SecureMeeting
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SecureMeeting

SecureMeeting is end-to-end encrypted

The worlds safest meeting place just got safer

Photo by Alexander Sinn on Unsplash

Uniting humanity on a browser

One meeting at a time.

SecureMeeting proudly serves thousands of daily patrons spread over 90 different countries in every time-zone and continent imaginable.

Today, we are proud to announce that every video-call and chat on our platform is end-to-end encrypted. This means that nobody can ever snoop into your conversation. No ISP, hostile nation, hackers/snoopers — heck, most certainly not us — get to decrypt your content.

Despite our traction, we are clueless about the identity of our users or their activities — and we are proud of that fact. Communication is a basic human right. We’re privileged to be the vanguard of that freedom.

Some of our users have reached out and say they use it for work, some say they use it for fun. Regardless, we unite people all over the world and thats really all we need to know.

The rest of this post will talk about how we implemented Insertable-streams (in simple terms) to make e2e encryption happen.

Background

If you’ve ever had a video or audio call using your computer, you’ve most likely interacted with a piece of technology known as WebRTC. WebRTC is a free and open-source project providing web browsers and mobile applications with real-time communication via application programming interfaces. Thousands of applications such as Discord, WhatsApp, Google Meet, and SecureMeeting all rely on WebRTC to facilitate all the calls on their platforms.

Issues with WebRTC

WebRTC was built to facilitate Peer-to-Peer communications on the web. When WebRTC is used with a peer-to-peer architecture, all of the content is end-to-end encrypted via DTLS. While this sounds perfect, the issue is that peer-to-peer calls do not scale well as more people join the call. To fix these scaling issues developers use a selective forwarding unit(SFU) to reduce the number of connections that each peer needs to maintain(learn more about WebRTC and WebRTC architectures here).

While this helps calls scale, it sacrifices the end-to-end encryption in WebRTC. This is because when a call is made with an SFU, two P2P connections are created. The first peer connection is established between the user and the SFU. The second peer connection is established between the SFU and the other user in the call. WebRTC encryption occurs over the peer connections, but as the first peer connection passes the video and audio over to the next peer connection, there is a period where the content is not encrypted. This is known as hop-to-hop encryption and is an issue that continues to plague online communications. This vulnerability allows the ability for the SFU to record and listen in on all of the calls going through it. The good news is that a recent update in chromium-based browsers included an API called insertable streams. This new feature in chromium browsers enables us to bring end-to-end encryption to WebRTC through an SFU.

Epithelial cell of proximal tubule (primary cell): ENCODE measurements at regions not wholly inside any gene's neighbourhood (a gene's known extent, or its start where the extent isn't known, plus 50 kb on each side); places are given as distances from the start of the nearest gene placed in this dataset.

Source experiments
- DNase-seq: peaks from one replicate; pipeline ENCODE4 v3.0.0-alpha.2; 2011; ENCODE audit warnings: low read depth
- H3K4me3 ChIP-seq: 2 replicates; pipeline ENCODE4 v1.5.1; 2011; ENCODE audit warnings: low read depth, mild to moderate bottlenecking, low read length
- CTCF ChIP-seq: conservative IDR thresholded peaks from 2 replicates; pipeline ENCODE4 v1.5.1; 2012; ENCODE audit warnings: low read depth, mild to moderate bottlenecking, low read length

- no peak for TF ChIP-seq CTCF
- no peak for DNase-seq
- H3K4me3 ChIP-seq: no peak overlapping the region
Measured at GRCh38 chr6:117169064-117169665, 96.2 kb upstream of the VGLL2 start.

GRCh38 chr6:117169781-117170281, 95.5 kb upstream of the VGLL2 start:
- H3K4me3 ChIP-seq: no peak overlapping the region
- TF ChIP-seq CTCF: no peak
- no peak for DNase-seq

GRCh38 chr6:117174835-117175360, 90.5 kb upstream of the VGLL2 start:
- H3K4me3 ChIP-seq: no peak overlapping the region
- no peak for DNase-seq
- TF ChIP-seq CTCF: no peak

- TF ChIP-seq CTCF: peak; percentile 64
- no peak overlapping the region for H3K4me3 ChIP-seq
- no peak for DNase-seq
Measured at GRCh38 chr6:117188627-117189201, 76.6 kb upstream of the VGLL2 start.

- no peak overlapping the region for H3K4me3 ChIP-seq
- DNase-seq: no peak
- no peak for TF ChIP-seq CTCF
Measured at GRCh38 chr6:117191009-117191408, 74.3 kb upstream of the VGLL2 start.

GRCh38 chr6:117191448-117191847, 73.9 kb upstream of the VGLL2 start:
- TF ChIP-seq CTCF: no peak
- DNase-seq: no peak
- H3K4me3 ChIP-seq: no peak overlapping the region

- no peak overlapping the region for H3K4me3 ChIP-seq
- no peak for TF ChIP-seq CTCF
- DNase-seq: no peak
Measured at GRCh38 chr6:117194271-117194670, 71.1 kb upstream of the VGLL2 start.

What are Insertable Streams?

Insertable Streams defines the interface for manipulating raw media carried by MediaStreamTracks which can be the output of a camera, microphone, or screen capture. It uses WebCodecs interfaces to represent raw media frames and exposes them using streams. We now finally have a way to interact with the video and audio data streams directly and manipulate them before we send the streams out. Now that we can manipulate the data sent in the streams, we can add a layer of encryption to the WebRTC data to make the streams truly end-to-end encrypted. Google has built a demo of an E2E encrypted call which can be experimented further see insertable streams in action.

Thats Great! But what does this mean for me?

This is amazing news for you! This means that web developers now have the tools to build end-to-end encrypted video and audio calls straight from the browser. We will hopefully start seeing E2E becoming the norm for online communications. In the most recent SecureMeeting update, we added E2E encryption via insertable streams. It is possible to verify your streams are being encrypted by clicking on the green shield icon while in the call and then clicking on “Preview”. A video will appear that shows what our servers will see from your video. We did this to ensure we remain the safest place to meet online as well as raise the bar for our expectation for security and privacy online.

SecureMeeting

SecureMeeting is on a mission is to advance human rights and freedom of speech. We do this by designing, developing, and deploying planetary-scale, privacy-preserving communications architectures for all of mankind.

We are a US 501(c)(3) non-profit.

Send us a note, we’d love to hear from you: hello@securemeeting.org

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Bryan Kyritz

Bryan Kyritz

I build defi projects that enable humanity to live their lives like an adventure.